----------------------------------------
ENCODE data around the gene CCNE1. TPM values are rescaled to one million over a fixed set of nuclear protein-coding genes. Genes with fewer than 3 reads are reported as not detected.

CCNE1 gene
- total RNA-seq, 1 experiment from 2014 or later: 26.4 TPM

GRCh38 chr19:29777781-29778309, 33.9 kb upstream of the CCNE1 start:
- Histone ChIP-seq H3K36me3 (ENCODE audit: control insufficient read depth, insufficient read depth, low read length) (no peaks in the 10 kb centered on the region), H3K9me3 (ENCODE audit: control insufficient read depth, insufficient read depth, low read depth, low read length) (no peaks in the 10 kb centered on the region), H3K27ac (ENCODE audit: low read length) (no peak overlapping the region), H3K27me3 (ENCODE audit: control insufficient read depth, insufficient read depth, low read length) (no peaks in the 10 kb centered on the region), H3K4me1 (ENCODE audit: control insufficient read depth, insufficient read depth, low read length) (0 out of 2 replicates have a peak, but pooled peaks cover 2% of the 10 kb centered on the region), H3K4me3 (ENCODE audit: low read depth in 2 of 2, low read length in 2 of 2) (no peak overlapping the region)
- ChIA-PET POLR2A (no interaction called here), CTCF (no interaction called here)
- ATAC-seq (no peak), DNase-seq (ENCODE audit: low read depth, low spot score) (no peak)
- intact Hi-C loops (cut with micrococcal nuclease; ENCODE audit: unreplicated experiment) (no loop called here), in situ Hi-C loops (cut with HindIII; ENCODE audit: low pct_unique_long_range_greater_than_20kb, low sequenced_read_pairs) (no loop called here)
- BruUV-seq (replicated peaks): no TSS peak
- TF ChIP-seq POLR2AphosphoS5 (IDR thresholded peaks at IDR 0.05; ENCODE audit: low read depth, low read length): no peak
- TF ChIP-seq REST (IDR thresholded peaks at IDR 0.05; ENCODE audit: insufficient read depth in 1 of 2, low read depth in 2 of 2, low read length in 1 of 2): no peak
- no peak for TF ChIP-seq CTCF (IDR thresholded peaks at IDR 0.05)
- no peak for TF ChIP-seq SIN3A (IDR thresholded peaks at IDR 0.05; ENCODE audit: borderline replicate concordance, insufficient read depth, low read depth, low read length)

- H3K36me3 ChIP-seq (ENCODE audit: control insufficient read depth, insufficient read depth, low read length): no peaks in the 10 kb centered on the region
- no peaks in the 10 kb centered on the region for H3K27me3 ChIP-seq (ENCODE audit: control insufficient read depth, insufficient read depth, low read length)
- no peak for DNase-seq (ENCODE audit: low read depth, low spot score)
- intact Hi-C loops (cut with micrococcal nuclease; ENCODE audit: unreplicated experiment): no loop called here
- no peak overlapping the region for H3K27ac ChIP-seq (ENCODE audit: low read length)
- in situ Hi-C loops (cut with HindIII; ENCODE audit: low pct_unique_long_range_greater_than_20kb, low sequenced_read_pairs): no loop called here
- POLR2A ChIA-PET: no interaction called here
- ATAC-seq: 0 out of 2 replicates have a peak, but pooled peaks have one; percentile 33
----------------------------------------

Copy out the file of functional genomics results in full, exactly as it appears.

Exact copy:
ENCODE data around the gene CCNE1. TPM values are rescaled to one million over a fixed set of nuclear protein-coding genes. Genes with fewer than 3 reads are reported as not detected.

CCNE1 gene
- total RNA-seq, 1 experiment from 2014 or later: 26.4 TPM

GRCh38 chr19:29777781-29778309, 33.9 kb upstream of the CCNE1 start:
- Histone ChIP-seq H3K36me3 (ENCODE audit: control insufficient read depth, insufficient read depth, low read length) (no peaks in the 10 kb centered on the region), H3K9me3 (ENCODE audit: control insufficient read depth, insufficient read depth, low read depth, low read length) (no peaks in the 10 kb centered on the region), H3K27ac (ENCODE audit: low read length) (no peak overlapping the region), H3K27me3 (ENCODE audit: control insufficient read depth, insufficient read depth, low read length) (no peaks in the 10 kb centered on the region), H3K4me1 (ENCODE audit: control insufficient read depth, insufficient read depth, low read length) (0 out of 2 replicates have a peak, but pooled peaks cover 2% of the 10 kb centered on the region), H3K4me3 (ENCODE audit: low read depth in 2 of 2, low read length in 2 of 2) (no peak overlapping the region)
- ChIA-PET POLR2A (no interaction called here), CTCF (no interaction called here)
- ATAC-seq (no peak), DNase-seq (ENCODE audit: low read depth, low spot score) (no peak)
- intact Hi-C loops (cut with micrococcal nuclease; ENCODE audit: unreplicated experiment) (no loop called here), in situ Hi-C loops (cut with HindIII; ENCODE audit: low pct_unique_long_range_greater_than_20kb, low sequenced_read_pairs) (no loop called here)
- BruUV-seq (replicated peaks): no TSS peak
- TF ChIP-seq POLR2AphosphoS5 (IDR thresholded peaks at IDR 0.05; ENCODE audit: low read depth, low read length): no peak
- TF ChIP-seq REST (IDR thresholded peaks at IDR 0.05; ENCODE audit: insufficient read depth in 1 of 2, low read depth in 2 of 2, low read length in 1 of 2): no peak
- no peak for TF ChIP-seq CTCF (IDR thresholded peaks at IDR 0.05)
- no peak for TF ChIP-seq SIN3A (IDR thresholded peaks at IDR 0.05; ENCODE audit: borderline replicate concordance, insufficient read depth, low read depth, low read length)

- H3K36me3 ChIP-seq (ENCODE audit: control insufficient read depth, insufficient read depth, low read length): no peaks in the 10 kb centered on the region
- no peaks in the 10 kb centered on the region for H3K27me3 ChIP-seq (ENCODE audit: control insufficient read depth, insufficient read depth, low read length)
- no peak for DNase-seq (ENCODE audit: low read depth, low spot score)
- intact Hi-C loops (cut with micrococcal nuclease; ENCODE audit: unreplicated experiment): no loop called here
- no peak overlapping the region for H3K27ac ChIP-seq (ENCODE audit: low read length)
- in situ Hi-C loops (cut with HindIII; ENCODE audit: low pct_unique_long_range_greater_than_20kb, low sequenced_read_pairs): no loop called here
- POLR2A ChIA-PET: no interaction called here
- ATAC-seq: 0 out of 2 replicates have a peak, but pooled peaks have one; percentile 33